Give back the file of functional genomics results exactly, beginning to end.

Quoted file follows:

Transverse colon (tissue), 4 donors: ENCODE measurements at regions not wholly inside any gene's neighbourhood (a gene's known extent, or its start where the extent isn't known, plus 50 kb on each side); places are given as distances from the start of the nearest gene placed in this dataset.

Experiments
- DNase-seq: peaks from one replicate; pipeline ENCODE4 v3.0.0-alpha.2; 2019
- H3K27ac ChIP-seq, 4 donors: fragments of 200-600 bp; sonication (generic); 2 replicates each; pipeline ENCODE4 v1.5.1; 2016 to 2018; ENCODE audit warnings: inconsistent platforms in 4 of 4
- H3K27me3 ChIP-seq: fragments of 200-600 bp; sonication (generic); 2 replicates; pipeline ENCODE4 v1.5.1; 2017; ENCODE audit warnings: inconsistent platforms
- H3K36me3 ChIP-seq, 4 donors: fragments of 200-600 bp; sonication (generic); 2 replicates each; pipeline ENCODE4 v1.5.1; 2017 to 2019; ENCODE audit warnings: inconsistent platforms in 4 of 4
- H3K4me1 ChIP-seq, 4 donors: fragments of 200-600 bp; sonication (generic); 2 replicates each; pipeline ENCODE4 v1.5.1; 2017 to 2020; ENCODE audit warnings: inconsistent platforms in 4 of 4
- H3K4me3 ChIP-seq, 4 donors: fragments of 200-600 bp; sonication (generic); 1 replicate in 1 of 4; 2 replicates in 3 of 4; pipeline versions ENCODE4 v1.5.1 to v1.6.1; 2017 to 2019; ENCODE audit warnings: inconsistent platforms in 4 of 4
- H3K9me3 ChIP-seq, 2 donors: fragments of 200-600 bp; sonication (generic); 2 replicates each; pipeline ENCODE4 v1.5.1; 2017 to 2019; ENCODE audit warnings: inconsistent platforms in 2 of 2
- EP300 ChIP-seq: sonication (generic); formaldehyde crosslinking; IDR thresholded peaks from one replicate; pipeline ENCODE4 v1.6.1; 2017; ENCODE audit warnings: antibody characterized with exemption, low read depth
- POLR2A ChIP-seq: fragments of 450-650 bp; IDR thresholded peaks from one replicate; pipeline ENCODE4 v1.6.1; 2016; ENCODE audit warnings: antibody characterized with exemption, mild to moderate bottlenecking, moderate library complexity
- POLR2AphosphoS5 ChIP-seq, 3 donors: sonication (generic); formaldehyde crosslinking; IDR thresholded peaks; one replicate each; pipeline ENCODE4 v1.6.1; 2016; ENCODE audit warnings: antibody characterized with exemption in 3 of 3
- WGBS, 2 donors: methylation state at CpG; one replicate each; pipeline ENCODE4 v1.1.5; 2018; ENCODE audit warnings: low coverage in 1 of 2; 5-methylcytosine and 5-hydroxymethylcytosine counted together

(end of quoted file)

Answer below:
Transverse colon (tissue), 4 donors: ENCODE measurements at regions not wholly inside any gene's neighbourhood (a gene's known extent, or its start where the extent isn't known, plus 50 kb on each side); places are given as distances from the start of the nearest gene placed in this dataset.

Experiments
- DNase-seq: peaks from one replicate; pipeline ENCODE4 v3.0.0-alpha.2; 2019
- H3K27ac ChIP-seq, 4 donors: fragments of 200-600 bp; sonication (generic); 2 replicates each; pipeline ENCODE4 v1.5.1; 2016 to 2018; ENCODE audit warnings: inconsistent platforms in 4 of 4
- H3K27me3 ChIP-seq: fragments of 200-600 bp; sonication (generic); 2 replicates; pipeline ENCODE4 v1.5.1; 2017; ENCODE audit warnings: inconsistent platforms
- H3K36me3 ChIP-seq, 4 donors: fragments of 200-600 bp; sonication (generic); 2 replicates each; pipeline ENCODE4 v1.5.1; 2017 to 2019; ENCODE audit warnings: inconsistent platforms in 4 of 4
- H3K4me1 ChIP-seq, 4 donors: fragments of 200-600 bp; sonication (generic); 2 replicates each; pipeline ENCODE4 v1.5.1; 2017 to 2020; ENCODE audit warnings: inconsistent platforms in 4 of 4
- H3K4me3 ChIP-seq, 4 donors: fragments of 200-600 bp; sonication (generic); 1 replicate in 1 of 4; 2 replicates in 3 of 4; pipeline versions ENCODE4 v1.5.1 to v1.6.1; 2017 to 2019; ENCODE audit warnings: inconsistent platforms in 4 of 4
- H3K9me3 ChIP-seq, 2 donors: fragments of 200-600 bp; sonication (generic); 2 replicates each; pipeline ENCODE4 v1.5.1; 2017 to 2019; ENCODE audit warnings: inconsistent platforms in 2 of 2
- EP300 ChIP-seq: sonication (generic); formaldehyde crosslinking; IDR thresholded peaks from one replicate; pipeline ENCODE4 v1.6.1; 2017; ENCODE audit warnings: antibody characterized with exemption, low read depth
- POLR2A ChIP-seq: fragments of 450-650 bp; IDR thresholded peaks from one replicate; pipeline ENCODE4 v1.6.1; 2016; ENCODE audit warnings: antibody characterized with exemption, mild to moderate bottlenecking, moderate library complexity
- POLR2AphosphoS5 ChIP-seq, 3 donors: sonication (generic); formaldehyde crosslinking; IDR thresholded peaks; one replicate each; pipeline ENCODE4 v1.6.1; 2016; ENCODE audit warnings: antibody characterized with exemption in 3 of 3
- WGBS, 2 donors: methylation state at CpG; one replicate each; pipeline ENCODE4 v1.1.5; 2018; ENCODE audit warnings: low coverage in 1 of 2; 5-methylcytosine and 5-hydroxymethylcytosine counted together